Colorado Springs Divorce Lawyers
Put 100+ Years of Combined Experience in Your Corner
Considering dissolving a marriage is difficult. We understand that this may be a stressful and emotionally charged situation and we want to provide you with the steady guidance and compassionate assistance you deserve during this process. Our Colorado Springs divorce attorneys have more than 100 years of combined experience and we are ready to listen and defend your best interests.
5 Reasons to Choose Our Divorce lawyers in Colorado Springs:
- Free Initial Consultation
- 100+ Years of Collective Experience
- Compassionate & Dedicated Attorneys
- Multi-Million Dollar Advocates Forum®
- The National Trial Lawyers: Top 100
Call (719) 602-5888 to schedule a free consultation with a Colorado Springs divorce lawyer at Clawson & Clawson LLP.
What is the First Step in Getting a Divorce in Colorado?
For some people, the first step in ending their marriage is to file for legal separation. Many couples choose to legally separate because their relationship is on the rocks but they still want to try to salvage the marriage without the pressure of living in close quarters.
For others, the purpose of legal separation is to test out terms for child custody, alimony, and property division without the finality of a divorce. If, however, you are ready to take the plunge and move ahead with your divorce, then the first step for you to take is to hire a Colorado Springs divorce lawyer who can help you file a petition for dissolution of marriage.
Our Lawyers Handle All Aspects of Divorce
At Clawson & Clawson, LLP our attorneys have more than 100 years of experience combined and are able to help you in all aspects of divorce. This includes, but is not limited to the items below:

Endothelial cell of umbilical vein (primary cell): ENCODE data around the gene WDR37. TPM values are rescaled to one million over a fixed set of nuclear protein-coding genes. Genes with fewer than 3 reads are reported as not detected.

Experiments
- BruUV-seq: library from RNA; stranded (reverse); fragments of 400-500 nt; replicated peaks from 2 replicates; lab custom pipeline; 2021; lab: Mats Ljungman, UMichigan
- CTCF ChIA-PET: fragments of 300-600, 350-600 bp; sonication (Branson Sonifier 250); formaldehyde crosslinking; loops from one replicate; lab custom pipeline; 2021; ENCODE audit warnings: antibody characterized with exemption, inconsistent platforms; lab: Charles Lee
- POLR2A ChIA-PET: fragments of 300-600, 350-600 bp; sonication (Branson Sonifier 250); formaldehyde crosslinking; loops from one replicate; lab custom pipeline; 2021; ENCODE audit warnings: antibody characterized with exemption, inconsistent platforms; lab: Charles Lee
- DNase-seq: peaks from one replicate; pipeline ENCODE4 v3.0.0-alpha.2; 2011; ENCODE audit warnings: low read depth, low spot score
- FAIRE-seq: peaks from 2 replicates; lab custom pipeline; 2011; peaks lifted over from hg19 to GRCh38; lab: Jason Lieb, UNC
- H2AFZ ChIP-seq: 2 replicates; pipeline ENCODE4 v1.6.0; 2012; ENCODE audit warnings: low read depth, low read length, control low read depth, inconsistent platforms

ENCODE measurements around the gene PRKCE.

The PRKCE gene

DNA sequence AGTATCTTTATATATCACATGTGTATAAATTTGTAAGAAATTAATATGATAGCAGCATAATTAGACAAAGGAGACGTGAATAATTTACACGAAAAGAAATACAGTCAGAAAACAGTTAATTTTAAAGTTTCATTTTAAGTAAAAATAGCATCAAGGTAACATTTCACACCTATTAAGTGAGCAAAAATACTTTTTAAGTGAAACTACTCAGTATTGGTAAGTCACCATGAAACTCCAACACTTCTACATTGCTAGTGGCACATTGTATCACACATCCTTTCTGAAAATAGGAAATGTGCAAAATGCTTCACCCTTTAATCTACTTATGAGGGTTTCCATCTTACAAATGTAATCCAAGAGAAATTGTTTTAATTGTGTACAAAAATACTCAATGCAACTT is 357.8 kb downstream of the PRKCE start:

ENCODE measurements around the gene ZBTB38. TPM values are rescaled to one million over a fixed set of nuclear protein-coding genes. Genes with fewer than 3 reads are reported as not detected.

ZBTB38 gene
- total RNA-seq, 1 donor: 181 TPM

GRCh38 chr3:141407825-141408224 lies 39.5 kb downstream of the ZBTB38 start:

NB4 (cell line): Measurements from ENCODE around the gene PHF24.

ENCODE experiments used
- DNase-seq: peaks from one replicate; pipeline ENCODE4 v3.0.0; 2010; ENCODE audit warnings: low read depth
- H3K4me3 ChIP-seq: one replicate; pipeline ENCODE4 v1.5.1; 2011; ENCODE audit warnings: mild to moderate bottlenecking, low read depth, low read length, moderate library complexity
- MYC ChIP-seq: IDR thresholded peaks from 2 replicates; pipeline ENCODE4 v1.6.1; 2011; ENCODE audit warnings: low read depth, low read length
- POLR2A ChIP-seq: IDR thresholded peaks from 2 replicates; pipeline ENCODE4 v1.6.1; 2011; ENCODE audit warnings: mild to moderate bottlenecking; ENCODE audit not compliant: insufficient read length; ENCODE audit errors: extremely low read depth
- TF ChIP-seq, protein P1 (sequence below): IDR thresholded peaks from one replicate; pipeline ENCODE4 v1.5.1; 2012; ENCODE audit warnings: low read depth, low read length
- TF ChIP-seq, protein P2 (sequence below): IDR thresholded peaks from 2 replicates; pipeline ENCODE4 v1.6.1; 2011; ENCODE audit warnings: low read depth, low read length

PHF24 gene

- Legal Separation
- Military Divorce
- Child Custody
- Child Support
- Domestic Abuse
- Grandparent Visitation
What is a No-Fault Divorce?
Before you can file your petition, either you or your spouse must have been established as a Colorado resident for at least 90 days. Colorado is a "no-fault" divorce state, meaning that you do not have to prove that either party is to blame for the failure of the marriage.
This is now true of nearly all states, whereas in earlier years it was necessary to demonstrate that one of the spouses had caused the divorce to be necessary through actions such as adultery, domestic abuse, or desertion. In today's legal system, all that is required now is to state that the marriage is "irretrievably broken."
What Happens if One Person is Opposed to the Divorce?
In most cases, both spouses agree to get the divorce and they each sign the petition as co-petitioners. If, on the other hand, your spouse is not in contact with you or is opposed to the divorce, then you will have to have the petition delivered through a process server or law enforcement official.
The petition will state your terms for the divorce, and your spouse will have 20 days in which to file a response that either accepts your terms or asserts a counter-claim. In the event that your spouse fails to file a response before the deadline, the court may rule in your favor by default.
Contested vs. Uncontested Divorce